In their mind’s eye, the Corofin players that played in the 2006 Connacht club final can still see the closing moments unfolding before them, like a car-crash slowly waiting to happen. Corofin were two points ahead deep into injury-time when St Brigid’s came raiding for the goal they desperately needed to save themselves.

Karol Mannion ran into an erected Corofin roadblock more than 20 metres from goal, but then Mannion turned back and unleashed a thunderbolt right out of the comic books. The vast hordes of Corofin supporters had been preparing for the celebratory pitch invasion but after Mannion detonated the explosion, the roof caved in.

That defeat really hurt Corofin. Since they became the first Connacht club to win an All-Ireland club title in 1998, it was their fourth time coming up short in Connacht. After becoming the first Connacht club to win an All-Ireland, Corofin had to sit back and watch Crossmolina, Ballina Stephenites, Caltra and Salthill-Knocknacarra go on and win All-Ireland club titles in four of the next seven seasons.

YOUNG AND OLD: Veteran Gary Sice signs autographs for young Corofin supporters after their Connacht semi final win over Ballina Stephenites. Pic: Ray Ryan/Sportsfile
YOUNG AND OLD: Veteran Gary Sice signs autographs for young Corofin supporters after their Connacht semi final win over Ballina Stephenites. Pic: Ray Ryan/Sportsfile

The manner of the Brigid’s defeat just added to the frustration of unfulfilled ambition and the failure to expand their empire beyond Galway. Corofin finally righted those wrongs in Connacht when winning successive provincial titles in 2008 and 2009, but they didn’t meet Brigid’s along the way.

When the sides did meet again, in the 2011 final in Kiltoom, it was more heartbreak for Corofin, who lost again by one point – and in controversial circumstances. At the final whistle, referee Liam Devenney and his umpires were surrounded and jostled on the pitch by irate Corofin players and supporters.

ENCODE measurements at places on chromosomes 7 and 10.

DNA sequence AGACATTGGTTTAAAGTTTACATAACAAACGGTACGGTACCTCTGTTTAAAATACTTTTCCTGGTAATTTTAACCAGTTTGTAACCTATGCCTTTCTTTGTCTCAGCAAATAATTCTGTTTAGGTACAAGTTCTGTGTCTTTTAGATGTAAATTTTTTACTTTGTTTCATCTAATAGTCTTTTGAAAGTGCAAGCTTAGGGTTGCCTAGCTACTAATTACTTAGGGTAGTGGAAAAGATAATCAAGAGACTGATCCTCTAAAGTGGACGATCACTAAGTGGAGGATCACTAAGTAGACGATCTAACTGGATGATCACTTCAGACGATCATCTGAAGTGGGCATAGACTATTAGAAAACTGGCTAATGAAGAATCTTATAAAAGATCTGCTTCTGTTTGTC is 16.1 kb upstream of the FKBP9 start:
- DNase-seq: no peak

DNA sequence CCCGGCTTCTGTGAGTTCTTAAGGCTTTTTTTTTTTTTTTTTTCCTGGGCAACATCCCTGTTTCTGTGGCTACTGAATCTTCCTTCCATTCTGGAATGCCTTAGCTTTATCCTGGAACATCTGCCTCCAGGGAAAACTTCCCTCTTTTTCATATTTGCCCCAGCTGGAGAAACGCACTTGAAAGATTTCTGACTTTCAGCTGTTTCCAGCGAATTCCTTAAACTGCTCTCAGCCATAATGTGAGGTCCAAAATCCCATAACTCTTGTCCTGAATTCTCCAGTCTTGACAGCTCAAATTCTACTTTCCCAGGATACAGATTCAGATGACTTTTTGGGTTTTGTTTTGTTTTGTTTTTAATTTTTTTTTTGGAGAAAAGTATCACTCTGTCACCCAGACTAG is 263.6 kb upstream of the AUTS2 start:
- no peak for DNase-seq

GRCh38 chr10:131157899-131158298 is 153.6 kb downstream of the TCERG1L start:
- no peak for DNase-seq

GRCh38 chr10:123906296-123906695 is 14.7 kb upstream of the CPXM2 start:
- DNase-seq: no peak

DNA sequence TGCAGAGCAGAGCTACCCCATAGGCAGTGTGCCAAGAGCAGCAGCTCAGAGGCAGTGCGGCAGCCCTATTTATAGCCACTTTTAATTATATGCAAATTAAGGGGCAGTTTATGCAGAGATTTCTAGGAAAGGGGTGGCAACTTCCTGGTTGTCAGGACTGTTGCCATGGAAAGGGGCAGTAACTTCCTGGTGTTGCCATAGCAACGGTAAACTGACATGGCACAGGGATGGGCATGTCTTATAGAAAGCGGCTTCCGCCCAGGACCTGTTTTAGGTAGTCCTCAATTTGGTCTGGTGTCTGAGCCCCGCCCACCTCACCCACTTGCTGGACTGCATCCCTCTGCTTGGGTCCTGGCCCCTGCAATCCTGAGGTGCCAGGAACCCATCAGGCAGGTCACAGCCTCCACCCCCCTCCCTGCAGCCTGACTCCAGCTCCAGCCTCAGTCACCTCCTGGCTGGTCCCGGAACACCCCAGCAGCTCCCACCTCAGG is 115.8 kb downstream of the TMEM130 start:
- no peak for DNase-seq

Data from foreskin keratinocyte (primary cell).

As St Brigid’s went on to win three Connacht titles in-a-row in the province between 2010-’12, Corofin were desperately trying to regain their foothold in the province. Both clubs were county champions in 2013 and 2014 but they didn’t meet in those Connacht campaigns. The next time they did though, in the 2016 Connacht final, Corofin exacted brutal retribution; their 14-point winning margin equalled the record set by Knockmore against Seán O’Heslin’s in the 1973 final. When the sides faced off again in the following year’s semi-final, Corofin won once more, but only after extra-time.

Despite the dominance of both clubs in their own counties over the last three decades, it’s a surprise that they have only met four times in the province. The result to date is 2-2. None of that is relevant ahead of Sunday’s Connacht final. But at the back of some minds in both clubs, there is always an edge to be found somewhere.

Especially for Corofin.

Crokes aiming for the elusive three-in-a-row. 

When Kilmacud Crokes take on Naas in Saturday’s Leinster final in Croke Park they will be looking to reach a huge landmark, both for themselves, and the province; no team has ever won three-in-a-row in Leinster. Furthermore, Leinster is the only province of the four that has never produced a three-in-a-row winning side.

Leinster did have a batch of decorated teams in the past with that pedigree; Walsh Island and UCD in the 1970s; Portlaoise in the 1980s; Thomas Davis and Éire Óg Carlow in the 1990s; St Vincent’s in the last decade.

Éire Óg won five Leinster titles in seven years between 1992-’98 but they never reached three finals in succession; neither did Vincent’s, who won three titles in four years between 2013-’16.

The only club to reach three successive finals was Portlaoise between 1985-’87. They won the 1985 and 1987 finals, against Baltinglass and Parnells, both after replays, but they lost the 1986 decider to Ferbane by one point.

Every other province has had multiple three-in-a-row (or more) winners; Crossmaglen Rangers, Burren, Scotstown and Clan na Gael (Armagh) in Ulster; Corofin, St Brigid’s and Clann na nGael (Roscommon) in Connacht; Nemo Rangers and Dr Crokes in Munster.

Leinster is harder to consistently crack because there are more teams. So can Kilmacud become the first to break through that frontier in Leinster?

CAPITAL BEAT: Kilmacud Crokes football captain Shane Cunningham and Na Fianna hurling skipper Donal at the AIB Leinster Club media day in Croke Park. 
CAPITAL BEAT: Kilmacud Crokes football captain Shane Cunningham and Na Fianna hurling skipper Donal at the AIB Leinster Club media day in Croke Park.